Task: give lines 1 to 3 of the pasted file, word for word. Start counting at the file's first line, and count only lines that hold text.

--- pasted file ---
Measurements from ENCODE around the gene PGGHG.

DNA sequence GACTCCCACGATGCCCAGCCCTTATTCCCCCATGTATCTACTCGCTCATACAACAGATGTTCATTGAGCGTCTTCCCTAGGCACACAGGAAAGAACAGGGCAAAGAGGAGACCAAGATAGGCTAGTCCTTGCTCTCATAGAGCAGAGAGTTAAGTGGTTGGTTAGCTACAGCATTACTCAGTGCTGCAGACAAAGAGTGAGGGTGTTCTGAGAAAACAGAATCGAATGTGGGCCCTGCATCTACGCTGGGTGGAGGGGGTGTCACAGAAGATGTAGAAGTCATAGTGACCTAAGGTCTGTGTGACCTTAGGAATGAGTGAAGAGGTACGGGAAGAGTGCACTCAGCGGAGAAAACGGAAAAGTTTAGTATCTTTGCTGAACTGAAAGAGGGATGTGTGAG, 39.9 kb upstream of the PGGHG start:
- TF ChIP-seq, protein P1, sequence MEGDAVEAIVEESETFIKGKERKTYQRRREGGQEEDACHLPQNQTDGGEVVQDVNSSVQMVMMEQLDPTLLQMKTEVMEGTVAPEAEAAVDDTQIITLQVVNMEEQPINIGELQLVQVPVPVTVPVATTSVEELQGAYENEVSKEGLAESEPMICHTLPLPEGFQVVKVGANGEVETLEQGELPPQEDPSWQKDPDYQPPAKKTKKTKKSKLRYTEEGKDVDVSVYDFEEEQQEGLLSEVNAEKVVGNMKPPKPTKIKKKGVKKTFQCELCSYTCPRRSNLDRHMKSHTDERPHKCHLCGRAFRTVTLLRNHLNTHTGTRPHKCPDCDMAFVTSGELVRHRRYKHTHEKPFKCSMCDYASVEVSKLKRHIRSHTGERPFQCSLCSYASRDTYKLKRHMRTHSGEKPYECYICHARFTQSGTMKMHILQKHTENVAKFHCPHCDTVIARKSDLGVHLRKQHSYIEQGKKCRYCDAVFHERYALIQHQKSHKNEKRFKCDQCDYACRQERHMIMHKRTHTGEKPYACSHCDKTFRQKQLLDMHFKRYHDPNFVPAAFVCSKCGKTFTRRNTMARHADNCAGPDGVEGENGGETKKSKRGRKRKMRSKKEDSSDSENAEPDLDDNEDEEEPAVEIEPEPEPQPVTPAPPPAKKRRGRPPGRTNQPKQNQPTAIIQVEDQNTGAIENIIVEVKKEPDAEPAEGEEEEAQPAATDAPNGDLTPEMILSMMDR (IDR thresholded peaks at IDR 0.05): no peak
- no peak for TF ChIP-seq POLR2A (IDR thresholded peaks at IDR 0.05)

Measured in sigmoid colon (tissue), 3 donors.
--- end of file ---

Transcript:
Measurements from ENCODE around the gene PGGHG.

DNA sequence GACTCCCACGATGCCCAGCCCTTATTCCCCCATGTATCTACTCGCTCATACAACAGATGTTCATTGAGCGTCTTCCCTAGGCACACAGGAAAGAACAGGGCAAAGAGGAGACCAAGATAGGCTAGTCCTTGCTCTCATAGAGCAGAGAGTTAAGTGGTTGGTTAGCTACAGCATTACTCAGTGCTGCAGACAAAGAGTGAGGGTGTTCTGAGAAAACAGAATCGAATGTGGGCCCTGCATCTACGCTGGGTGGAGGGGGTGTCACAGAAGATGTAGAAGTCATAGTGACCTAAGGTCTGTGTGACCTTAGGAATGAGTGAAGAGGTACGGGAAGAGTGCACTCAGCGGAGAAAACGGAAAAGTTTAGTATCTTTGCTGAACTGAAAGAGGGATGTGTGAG, 39.9 kb upstream of the PGGHG start:
- TF ChIP-seq, protein P1, sequence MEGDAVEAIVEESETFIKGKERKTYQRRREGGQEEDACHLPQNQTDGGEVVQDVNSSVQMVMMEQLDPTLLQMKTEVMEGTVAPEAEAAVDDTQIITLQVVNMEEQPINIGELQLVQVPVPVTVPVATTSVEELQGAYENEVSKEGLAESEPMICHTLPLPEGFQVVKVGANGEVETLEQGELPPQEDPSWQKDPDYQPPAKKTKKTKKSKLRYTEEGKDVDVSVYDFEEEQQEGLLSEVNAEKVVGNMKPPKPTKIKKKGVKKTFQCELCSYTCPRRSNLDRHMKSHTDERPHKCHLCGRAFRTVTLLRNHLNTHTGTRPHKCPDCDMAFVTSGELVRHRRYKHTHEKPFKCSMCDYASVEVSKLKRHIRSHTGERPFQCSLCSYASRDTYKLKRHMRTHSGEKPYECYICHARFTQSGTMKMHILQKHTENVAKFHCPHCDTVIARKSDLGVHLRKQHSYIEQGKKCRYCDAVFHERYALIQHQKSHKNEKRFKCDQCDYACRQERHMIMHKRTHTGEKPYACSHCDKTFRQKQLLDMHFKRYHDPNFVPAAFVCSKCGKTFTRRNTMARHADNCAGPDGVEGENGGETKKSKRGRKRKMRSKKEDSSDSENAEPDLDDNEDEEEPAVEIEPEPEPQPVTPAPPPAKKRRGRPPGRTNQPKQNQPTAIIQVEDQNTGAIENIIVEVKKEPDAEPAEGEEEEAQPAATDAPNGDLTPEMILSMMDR (IDR thresholded peaks at IDR 0.05): no peak